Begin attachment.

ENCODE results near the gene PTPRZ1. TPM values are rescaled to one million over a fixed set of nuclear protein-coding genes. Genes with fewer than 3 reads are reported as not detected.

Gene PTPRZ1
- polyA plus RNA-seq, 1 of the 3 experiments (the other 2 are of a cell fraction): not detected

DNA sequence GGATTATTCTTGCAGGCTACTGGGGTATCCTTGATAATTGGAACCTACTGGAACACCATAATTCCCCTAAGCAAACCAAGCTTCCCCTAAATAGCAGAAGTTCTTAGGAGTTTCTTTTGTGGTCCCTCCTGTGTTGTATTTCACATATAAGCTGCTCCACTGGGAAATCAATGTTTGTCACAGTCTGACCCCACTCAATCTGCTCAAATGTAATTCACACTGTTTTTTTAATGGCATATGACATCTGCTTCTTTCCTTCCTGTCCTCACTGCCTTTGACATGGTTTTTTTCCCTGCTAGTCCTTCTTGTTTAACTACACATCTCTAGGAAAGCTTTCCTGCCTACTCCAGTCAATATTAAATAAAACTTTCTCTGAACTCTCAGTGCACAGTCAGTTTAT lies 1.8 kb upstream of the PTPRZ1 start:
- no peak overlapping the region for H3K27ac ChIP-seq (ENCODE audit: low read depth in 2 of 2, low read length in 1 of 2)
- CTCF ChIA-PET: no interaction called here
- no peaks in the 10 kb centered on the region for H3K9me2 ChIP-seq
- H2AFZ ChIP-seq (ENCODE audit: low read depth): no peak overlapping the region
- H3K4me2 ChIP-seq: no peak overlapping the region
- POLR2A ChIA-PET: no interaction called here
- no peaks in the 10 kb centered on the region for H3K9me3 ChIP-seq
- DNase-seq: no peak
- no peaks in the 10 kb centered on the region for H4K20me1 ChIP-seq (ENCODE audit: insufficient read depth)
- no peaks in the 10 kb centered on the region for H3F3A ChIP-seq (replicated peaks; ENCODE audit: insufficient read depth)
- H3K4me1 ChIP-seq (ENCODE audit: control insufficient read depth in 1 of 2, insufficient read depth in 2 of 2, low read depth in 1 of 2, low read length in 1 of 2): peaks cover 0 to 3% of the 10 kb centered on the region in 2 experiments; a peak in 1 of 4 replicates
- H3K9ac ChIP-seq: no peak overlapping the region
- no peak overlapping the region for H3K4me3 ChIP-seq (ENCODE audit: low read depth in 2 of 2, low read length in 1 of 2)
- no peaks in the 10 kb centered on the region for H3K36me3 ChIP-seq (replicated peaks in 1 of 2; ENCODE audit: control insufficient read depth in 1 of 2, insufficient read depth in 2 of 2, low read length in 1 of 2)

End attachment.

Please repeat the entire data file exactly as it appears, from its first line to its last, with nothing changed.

ENCODE results near the gene PTPRZ1. TPM values are rescaled to one million over a fixed set of nuclear protein-coding genes. Genes with fewer than 3 reads are reported as not detected.

Gene PTPRZ1
- polyA plus RNA-seq, 1 of the 3 experiments (the other 2 are of a cell fraction): not detected

DNA sequence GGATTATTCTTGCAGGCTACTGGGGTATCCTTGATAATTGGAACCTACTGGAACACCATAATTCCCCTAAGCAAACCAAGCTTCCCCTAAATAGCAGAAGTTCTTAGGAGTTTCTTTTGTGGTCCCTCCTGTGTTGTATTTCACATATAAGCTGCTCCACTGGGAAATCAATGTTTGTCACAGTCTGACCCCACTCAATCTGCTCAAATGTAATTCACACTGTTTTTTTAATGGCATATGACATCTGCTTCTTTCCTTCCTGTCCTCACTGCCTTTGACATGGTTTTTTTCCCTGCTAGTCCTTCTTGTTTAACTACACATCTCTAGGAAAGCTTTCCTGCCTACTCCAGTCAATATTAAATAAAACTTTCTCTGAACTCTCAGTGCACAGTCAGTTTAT lies 1.8 kb upstream of the PTPRZ1 start:
- no peak overlapping the region for H3K27ac ChIP-seq (ENCODE audit: low read depth in 2 of 2, low read length in 1 of 2)
- CTCF ChIA-PET: no interaction called here
- no peaks in the 10 kb centered on the region for H3K9me2 ChIP-seq
- H2AFZ ChIP-seq (ENCODE audit: low read depth): no peak overlapping the region
- H3K4me2 ChIP-seq: no peak overlapping the region
- POLR2A ChIA-PET: no interaction called here
- no peaks in the 10 kb centered on the region for H3K9me3 ChIP-seq
- DNase-seq: no peak
- no peaks in the 10 kb centered on the region for H4K20me1 ChIP-seq (ENCODE audit: insufficient read depth)
- no peaks in the 10 kb centered on the region for H3F3A ChIP-seq (replicated peaks; ENCODE audit: insufficient read depth)
- H3K4me1 ChIP-seq (ENCODE audit: control insufficient read depth in 1 of 2, insufficient read depth in 2 of 2, low read depth in 1 of 2, low read length in 1 of 2): peaks cover 0 to 3% of the 10 kb centered on the region in 2 experiments; a peak in 1 of 4 replicates
- H3K9ac ChIP-seq: no peak overlapping the region
- no peak overlapping the region for H3K4me3 ChIP-seq (ENCODE audit: low read depth in 2 of 2, low read length in 1 of 2)
- no peaks in the 10 kb centered on the region for H3K36me3 ChIP-seq (replicated peaks in 1 of 2; ENCODE audit: control insufficient read depth in 1 of 2, insufficient read depth in 2 of 2, low read length in 1 of 2)